The Müchner Suppenküche is an institution in town probably just as much as the well known Hofbräuhaus, but certainly much less touristy – a must see if you ever end up in Munich. Don’t let the literal translation of “Soup Kitchen” mislead you, you’ll find yourself enjoying a bowl of hot soup next to student, just as well as manager – if you’re lucky you may get to see the one or other local movie star, as the Viktualienmarkt has always been an attractive movie location. As diverse as the guests may be, they all have one thing in common: they’re soup lovers. And if they haven’t been before, they’ll for sure become one afterwards.
Munich’s Suppenküche is nestled in the heart of the Viktualienmarkt, to be more exact, it is just off of the corner of Frauenstrasse and Reichenbachstrasse on the opposite side of the market (coming from Marienplatz). We’ve learned to fully appreciate it’s convenient location between all those fantastic stalls, especially in cold and uncomfortable weather, as a hideaway for a quick stop to warm up and regain energy.
About 24 years ago, the soup concept was born by accident. In 1982, after acquiring a stall/space on the Viktualienmarkt, Karl Wörle’s original plans had envisioned a traditional bratwurst stall. The city however did not approve his undertaking, based on the number of already existing bratwurst stalls. In an entrepreneurial spirit, he thought of something that no one wanted to do at the time and filled a niche, borrowing the idea from the largely forgotten notion of “boil out kitchens” (Auskochküchen) – a new direction was taken.
Dominik and Heinz Huber have been running the Münchner Suppenküche for the past 4 years, both very successful entrepreneurs, continuously evolving their business model and have grown the company to about 30 employees. They also deliver directly to businesses as part of their catering services. While the original can be found on Viktualiemarkt, three more locations are scattered throughout Munich, a world-wide franchising concept is in the making.
What’s so special about this place? Suppenküche combines the notion of fast food (in it’s true sense) with a high quality product, well presented, at very reasonable prices. You can choose from more than a dozen homemade soups, always delicious and filling, from a menu that changes daily (9 classics + 6 different ones each day), based on a recipe archive including more than 450 (!) different soups. Only the freshest ingredients are being used with family recipes: seasonal produce is largely acquired locally, supporting local producers in an eat-local spirit and encouraging awareness. Since neither preservatives nor flavor enhancers are added whatsoever, the overall selection of soups naturally changes with the season: You won’t find a cream of asparagus soup served on a rainy November day, instead perhaps a Pichelsteiner made of savoy, meat and potatoes. Next to classics such as noodle or liver dumpling soup. During the summer months, they serve an array of chilled soups (Gazpacho Andalouse), but if you can stand the heat, try one of the traditional soups anyway.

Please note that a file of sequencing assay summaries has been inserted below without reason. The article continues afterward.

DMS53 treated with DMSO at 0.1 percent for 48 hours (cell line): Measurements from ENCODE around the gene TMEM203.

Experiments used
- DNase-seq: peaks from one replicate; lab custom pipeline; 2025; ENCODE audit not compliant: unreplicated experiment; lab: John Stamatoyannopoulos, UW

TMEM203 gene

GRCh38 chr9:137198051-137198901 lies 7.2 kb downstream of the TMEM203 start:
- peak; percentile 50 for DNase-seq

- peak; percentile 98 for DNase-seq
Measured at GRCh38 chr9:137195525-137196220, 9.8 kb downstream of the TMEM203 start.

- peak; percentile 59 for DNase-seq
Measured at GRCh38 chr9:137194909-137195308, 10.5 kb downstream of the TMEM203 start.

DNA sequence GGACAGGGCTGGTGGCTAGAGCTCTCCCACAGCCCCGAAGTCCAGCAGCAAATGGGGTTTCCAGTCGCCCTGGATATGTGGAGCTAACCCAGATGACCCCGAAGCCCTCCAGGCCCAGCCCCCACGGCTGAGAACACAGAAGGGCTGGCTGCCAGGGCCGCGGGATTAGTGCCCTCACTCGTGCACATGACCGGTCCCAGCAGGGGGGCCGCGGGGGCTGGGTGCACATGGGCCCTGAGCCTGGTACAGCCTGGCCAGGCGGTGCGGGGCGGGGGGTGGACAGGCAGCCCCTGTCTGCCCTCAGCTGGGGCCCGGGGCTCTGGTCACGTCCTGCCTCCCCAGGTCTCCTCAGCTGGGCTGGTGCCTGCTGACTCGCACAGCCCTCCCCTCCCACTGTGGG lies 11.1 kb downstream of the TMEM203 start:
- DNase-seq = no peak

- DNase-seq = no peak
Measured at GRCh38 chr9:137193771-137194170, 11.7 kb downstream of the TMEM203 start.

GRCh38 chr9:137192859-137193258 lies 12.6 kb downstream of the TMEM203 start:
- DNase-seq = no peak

Typical sides include fresh salads, delish slices of bread (German Bauernbrot) topped with a herb/curd mix (Kräuterquark), chopped chive or Obazda (that yummy Bavarian cheese mix) as well as the obligatory Bavarian butter pretzel (the real thing) and other goodies to go with your soup – or just have it straight up.
Don’t wait to get seated, the place is self service. Grab a tray and place your order either inside or outside. Even though heaters are available, I prefer having my soup inside standing up. As soon as the temperatures has reached a sane level again, the outside picnic benches are perfect. Allowing you to catch a glimpse of the cauldrons inside, but at the same time one can enjoy watching the busy Viktualienmarkt, the fountains and statues that surround you.
Depending on how busy it is and the lines can get long(!), the staff tends to be a little impatient, so try to have your full order ready by the time it is your turn to order.
Whenever your journey takes you to Munich, make sure to stop by the Münchner Suppenküche, chances are you’ll enjoy one of the best traditional German soups – they’re open all week except Sundays.
With all that said, we’re happy to present Münchener Suppenküche with the award for best soup in town, as part of the 2006 Independent Food Festival and Awards.
Dominik & Heinz W. Huber
Abt. III, Laden 5/28/29
(off of Frauenstrasse)
Monday-Friday from 10am to 7pm (closing at 6pm in the wintertime)
Saturday from 9am to 5pm, Sunday closed